You already know that I had a bad experience with the judge, but honestly the whole show was a let down. I volunteered at the first show in our GMO's series, and it was well organized, well run, and well attended.
This show...was not so much any of the above. I think they got quite a good crowd for the lower of the lower levels (Intro, Training, and First), but there were only a few other Second riders with me and one Third rider.
I waited patiently for an email that contained ride times, and when that never came, I religiously checked WNYDA's page up until Friday--the show was on a Saturday. I ended up hounding the organizer/secretary to get my ride times and finally got her to cave and email them to me directly late Friday morning after she insisted they were posted on the farm's facebook page. (I never did see them posted there.) I had a friend who was also there competing, and she didn't get her times until nine that evening.
The barn was easy to find, but when I got there, there was no direction on where to park which admittedly is pretty hit or miss at any show. I crept past a few trailers and finally angled into a spot in the field behind the barn, figuring someone could come and tell me to move if I wasn't in the right area.
I got out, opened Bobby's door so he could scope out the scenery without screaming and pawing because he felt like he was locked in the trailer, and went to find someone to check in with. After wandering around a bit, I finally just asked someone in the barn where to go. "Oh, there's no check in--or numbers! Just go in and do your test."
Ohhhkay. I guess I can do that.
|we played outside all week after this show.|
Since I'd gotten there early, I went down to the ring and talked with my friend A for a bit to see how her tests had gone. She'd scored a 60% and a 67% for Intro A and B which she was happy with, but then she started telling me about the comments the judge had marked on her test. For Intro, this judge was wanting the mare to sit more. She also told A that the mare's neck was being carried much too low. A was riding a draft mare. Her neck must have been put on upside down to get that comment. We laughed it off and chalked it up to schooling show judges, and I went to get on Bobby to warm up.
There was no ring steward at either the warm up (in the indoor at the top of the hill) or the competition ring, so I kept an eye out from the indoor and waited until most of the people milling around had dispersed, figuring a thinning crowd meant my ride time was near.
Bobby was steady and obedient warming up. We ran through a couple of the movements from the test--shoulder-in, travers, a couple medium trots--and timed our walk down to the ring just as the rider before me was leaving and the rain started coming down.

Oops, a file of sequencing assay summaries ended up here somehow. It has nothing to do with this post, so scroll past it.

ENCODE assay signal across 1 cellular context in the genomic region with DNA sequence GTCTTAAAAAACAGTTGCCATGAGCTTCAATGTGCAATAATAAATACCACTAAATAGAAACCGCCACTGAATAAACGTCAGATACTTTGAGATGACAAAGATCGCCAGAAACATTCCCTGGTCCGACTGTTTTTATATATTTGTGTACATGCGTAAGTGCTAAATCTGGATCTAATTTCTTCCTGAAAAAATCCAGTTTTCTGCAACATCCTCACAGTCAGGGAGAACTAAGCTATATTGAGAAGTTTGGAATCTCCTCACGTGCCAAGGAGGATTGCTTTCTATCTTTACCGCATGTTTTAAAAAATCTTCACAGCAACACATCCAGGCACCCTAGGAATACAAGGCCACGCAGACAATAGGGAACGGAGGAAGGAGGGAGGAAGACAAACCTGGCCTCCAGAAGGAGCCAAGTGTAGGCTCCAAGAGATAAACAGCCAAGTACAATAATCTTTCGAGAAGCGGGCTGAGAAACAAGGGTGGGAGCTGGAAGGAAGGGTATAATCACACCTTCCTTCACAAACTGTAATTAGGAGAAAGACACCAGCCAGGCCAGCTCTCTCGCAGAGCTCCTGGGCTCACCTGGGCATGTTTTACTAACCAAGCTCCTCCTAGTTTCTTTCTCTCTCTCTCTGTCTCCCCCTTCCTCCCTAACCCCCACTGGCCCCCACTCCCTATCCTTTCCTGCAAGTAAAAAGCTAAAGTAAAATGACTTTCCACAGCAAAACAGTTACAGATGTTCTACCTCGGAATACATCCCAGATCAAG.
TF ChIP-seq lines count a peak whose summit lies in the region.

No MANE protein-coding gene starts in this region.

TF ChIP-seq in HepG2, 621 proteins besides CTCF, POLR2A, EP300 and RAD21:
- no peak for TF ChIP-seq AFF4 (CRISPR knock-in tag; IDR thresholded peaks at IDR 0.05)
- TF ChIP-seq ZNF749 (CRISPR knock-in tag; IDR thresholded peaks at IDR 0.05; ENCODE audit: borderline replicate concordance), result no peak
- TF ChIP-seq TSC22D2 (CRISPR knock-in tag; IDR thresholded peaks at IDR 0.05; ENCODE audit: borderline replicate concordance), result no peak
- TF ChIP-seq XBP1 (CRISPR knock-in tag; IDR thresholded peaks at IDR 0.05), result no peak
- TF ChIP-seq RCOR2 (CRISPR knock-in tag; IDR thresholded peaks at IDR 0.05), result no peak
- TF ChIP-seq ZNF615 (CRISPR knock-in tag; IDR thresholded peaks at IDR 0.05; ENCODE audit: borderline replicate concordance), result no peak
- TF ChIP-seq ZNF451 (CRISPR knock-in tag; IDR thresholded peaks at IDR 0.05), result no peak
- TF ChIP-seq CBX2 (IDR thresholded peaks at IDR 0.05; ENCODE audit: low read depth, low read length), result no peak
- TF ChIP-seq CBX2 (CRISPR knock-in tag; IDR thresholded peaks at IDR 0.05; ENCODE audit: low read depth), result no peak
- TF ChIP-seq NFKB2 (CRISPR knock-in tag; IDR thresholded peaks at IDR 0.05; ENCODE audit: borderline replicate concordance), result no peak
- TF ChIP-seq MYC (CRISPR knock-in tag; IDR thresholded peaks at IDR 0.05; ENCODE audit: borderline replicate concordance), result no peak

|bobby was soft and fluffy the whole time, happy to be back in jump tack.|
As we entered at A, I realized C was a good three feet to the left of the center line, so I sort of crossed my fingers and kept riding straight at the judge and hoped that I wasn't going to get some weird penalty for not being straight. Fortunately that seemed to be the right thing to do, and we got a whopping 6 for our first halt. Straight entry, needs more uphill balance.
The first medium was forward, but it was forward in a flailing, legs going everywhere way. Bobby's not naturally a particularly fancy horse, and he's got pretty shitty conformation, but he can wing his legs out there in a sort of flashy manner when he gets trucking. The problem is that his answer to everything he doesn't understand is tension, and that obviously messes up the quality of the movement.
I schooled him long and hard over the medium trot the day before because he'd stopped giving me any effort at all for awhile. Mr Tappy came out, there was much snorting and sweating and swearing, but in the end he remembered what my leg was for and was going.
During the test, he moved right off when asked, but it wasn't relaxed, and very quickly the big trot started coming apart at the seams. The legs were still being flung out a mile in front of him, but he was getting long, downhill, and pulling the reins out of my hands. Flashy to the untrained eye, but not a whole lot of fun to sit and any judge was going to see right through it.
Things all apparently went downhill from there, and I wonder it that first trot made a bad impression and the judge just decided there was going to be no coming back from it...even if the movement was okay. (Shoulder-in right: Good connection to outside rein. 5.)